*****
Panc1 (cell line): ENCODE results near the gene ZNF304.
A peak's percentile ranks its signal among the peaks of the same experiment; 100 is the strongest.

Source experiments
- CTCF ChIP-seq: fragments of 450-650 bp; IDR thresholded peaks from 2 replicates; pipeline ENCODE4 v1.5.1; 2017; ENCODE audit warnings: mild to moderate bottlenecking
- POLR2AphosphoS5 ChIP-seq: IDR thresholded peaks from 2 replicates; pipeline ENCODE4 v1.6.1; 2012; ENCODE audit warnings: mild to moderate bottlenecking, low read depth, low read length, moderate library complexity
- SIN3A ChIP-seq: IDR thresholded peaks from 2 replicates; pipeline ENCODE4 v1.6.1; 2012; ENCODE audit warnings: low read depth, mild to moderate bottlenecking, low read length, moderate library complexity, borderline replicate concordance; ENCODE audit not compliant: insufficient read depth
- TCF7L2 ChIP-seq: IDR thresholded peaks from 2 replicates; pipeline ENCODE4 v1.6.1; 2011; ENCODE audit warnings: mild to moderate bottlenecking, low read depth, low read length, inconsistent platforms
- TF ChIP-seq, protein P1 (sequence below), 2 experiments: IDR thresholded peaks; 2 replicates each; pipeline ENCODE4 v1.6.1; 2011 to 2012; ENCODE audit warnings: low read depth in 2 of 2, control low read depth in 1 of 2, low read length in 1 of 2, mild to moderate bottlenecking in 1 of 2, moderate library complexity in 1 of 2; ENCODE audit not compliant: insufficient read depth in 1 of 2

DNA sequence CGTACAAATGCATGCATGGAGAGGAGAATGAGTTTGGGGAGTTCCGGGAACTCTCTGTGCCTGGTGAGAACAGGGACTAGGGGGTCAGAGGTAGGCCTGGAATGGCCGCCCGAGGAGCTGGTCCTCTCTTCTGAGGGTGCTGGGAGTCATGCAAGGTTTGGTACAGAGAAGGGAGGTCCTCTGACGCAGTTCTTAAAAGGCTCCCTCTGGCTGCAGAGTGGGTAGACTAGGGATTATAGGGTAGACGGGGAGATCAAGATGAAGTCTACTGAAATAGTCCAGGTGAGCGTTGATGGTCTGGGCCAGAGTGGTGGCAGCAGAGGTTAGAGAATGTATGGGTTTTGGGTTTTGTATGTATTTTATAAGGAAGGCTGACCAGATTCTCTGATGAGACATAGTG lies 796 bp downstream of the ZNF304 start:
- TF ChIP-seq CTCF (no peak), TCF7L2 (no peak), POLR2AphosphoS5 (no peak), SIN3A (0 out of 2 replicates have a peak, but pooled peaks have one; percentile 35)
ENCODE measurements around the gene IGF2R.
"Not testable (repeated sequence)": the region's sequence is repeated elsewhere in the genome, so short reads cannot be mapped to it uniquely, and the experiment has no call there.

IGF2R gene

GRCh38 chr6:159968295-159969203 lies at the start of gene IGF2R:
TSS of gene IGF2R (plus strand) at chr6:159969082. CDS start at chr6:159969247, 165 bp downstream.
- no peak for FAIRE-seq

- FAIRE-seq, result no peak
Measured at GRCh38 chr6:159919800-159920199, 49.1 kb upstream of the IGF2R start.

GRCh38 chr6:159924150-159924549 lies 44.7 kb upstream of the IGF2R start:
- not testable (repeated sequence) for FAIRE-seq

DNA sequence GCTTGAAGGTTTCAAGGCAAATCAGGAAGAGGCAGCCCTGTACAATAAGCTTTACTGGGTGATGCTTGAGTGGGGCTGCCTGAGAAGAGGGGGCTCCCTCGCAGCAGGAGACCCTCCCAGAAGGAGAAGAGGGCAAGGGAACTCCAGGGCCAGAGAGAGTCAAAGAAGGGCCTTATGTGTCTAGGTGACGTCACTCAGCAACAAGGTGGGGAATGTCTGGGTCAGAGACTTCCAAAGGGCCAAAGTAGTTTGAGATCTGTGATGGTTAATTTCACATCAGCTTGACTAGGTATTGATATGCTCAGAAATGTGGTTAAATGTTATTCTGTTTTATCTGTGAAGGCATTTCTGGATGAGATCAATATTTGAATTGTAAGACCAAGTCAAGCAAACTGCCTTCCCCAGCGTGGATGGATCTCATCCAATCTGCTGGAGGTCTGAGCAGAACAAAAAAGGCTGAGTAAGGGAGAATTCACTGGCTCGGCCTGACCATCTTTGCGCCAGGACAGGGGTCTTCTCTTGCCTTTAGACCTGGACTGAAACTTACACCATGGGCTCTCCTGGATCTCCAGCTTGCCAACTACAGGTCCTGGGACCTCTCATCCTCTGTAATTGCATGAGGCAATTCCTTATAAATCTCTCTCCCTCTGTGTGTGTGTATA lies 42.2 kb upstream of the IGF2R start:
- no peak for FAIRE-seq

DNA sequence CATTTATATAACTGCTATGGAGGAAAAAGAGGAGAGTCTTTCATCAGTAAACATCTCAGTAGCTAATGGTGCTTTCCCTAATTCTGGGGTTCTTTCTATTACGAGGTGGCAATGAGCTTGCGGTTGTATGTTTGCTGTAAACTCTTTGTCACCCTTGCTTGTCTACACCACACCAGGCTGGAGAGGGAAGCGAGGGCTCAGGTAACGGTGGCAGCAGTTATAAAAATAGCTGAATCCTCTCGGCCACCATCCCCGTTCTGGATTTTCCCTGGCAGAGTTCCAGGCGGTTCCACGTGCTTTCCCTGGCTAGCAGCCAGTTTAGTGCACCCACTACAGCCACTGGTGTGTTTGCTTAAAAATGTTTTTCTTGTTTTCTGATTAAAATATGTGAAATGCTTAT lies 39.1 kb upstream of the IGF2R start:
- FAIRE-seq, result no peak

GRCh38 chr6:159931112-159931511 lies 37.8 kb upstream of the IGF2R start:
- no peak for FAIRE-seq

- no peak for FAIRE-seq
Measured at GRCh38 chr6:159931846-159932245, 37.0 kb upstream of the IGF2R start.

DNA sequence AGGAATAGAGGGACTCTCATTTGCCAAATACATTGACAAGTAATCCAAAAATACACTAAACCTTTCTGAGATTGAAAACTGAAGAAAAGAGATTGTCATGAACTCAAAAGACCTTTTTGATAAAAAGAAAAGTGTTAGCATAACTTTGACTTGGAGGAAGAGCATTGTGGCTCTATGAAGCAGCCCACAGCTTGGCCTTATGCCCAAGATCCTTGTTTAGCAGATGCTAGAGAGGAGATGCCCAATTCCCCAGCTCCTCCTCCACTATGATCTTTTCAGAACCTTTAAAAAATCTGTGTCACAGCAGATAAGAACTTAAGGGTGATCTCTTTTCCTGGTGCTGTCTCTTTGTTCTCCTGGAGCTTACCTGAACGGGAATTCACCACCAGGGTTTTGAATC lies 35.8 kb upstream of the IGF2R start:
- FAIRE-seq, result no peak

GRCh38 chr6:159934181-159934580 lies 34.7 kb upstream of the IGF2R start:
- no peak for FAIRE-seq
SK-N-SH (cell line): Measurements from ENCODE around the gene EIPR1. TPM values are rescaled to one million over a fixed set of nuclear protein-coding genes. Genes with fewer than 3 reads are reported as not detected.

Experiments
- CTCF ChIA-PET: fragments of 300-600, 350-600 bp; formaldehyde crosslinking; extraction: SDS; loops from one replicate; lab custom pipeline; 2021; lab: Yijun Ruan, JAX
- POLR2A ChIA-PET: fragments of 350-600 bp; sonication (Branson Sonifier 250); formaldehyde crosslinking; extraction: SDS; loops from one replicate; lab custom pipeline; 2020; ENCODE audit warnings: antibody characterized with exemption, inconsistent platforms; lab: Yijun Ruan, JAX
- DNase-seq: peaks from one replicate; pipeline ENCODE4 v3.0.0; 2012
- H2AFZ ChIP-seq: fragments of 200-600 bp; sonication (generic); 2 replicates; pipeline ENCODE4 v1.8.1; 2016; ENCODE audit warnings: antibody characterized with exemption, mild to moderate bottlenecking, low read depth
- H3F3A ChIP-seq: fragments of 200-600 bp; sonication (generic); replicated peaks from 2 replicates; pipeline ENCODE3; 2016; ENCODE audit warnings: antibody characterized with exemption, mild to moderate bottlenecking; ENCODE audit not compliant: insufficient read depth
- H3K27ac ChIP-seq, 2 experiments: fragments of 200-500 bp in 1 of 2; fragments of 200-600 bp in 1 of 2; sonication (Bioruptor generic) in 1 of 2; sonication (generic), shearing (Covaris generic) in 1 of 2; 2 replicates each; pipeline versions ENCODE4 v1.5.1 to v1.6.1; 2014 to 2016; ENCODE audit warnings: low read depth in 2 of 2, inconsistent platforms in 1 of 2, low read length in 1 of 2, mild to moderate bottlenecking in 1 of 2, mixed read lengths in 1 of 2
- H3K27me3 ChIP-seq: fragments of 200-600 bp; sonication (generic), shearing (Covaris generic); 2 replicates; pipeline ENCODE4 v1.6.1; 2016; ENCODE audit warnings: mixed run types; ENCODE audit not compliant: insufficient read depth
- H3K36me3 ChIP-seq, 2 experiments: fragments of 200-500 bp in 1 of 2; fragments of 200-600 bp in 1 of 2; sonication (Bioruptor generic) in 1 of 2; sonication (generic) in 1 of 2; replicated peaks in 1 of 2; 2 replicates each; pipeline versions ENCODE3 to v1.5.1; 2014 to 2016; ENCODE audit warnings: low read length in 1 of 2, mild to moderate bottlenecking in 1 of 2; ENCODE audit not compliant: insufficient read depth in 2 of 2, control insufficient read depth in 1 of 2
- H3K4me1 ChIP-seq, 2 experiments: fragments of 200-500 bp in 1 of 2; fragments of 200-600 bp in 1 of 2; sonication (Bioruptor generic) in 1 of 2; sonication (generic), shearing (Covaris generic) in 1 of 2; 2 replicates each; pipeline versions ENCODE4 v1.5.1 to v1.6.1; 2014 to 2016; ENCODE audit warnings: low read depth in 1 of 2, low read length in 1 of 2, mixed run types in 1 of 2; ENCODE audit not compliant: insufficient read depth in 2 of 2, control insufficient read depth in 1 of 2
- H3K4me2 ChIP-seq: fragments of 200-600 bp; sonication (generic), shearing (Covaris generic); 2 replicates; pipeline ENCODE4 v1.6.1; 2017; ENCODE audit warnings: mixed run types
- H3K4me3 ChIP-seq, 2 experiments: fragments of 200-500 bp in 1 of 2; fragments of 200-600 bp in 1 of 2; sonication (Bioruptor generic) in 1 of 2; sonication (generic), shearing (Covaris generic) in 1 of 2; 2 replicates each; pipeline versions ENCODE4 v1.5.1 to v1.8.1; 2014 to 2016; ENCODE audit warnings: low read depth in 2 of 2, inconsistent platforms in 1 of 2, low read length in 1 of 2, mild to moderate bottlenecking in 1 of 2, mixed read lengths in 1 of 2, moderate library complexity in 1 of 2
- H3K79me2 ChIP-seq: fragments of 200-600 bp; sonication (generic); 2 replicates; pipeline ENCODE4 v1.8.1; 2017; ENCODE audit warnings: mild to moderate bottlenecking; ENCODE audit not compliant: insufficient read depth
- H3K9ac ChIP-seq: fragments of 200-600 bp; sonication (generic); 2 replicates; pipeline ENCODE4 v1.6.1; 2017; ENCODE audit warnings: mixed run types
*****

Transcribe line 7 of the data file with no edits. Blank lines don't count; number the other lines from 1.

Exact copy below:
- TCF7L2 ChIP-seq: IDR thresholded peaks from 2 replicates; pipeline ENCODE4 v1.6.1; 2011; ENCODE audit warnings: mild to moderate bottlenecking, low read depth, low read length, inconsistent platforms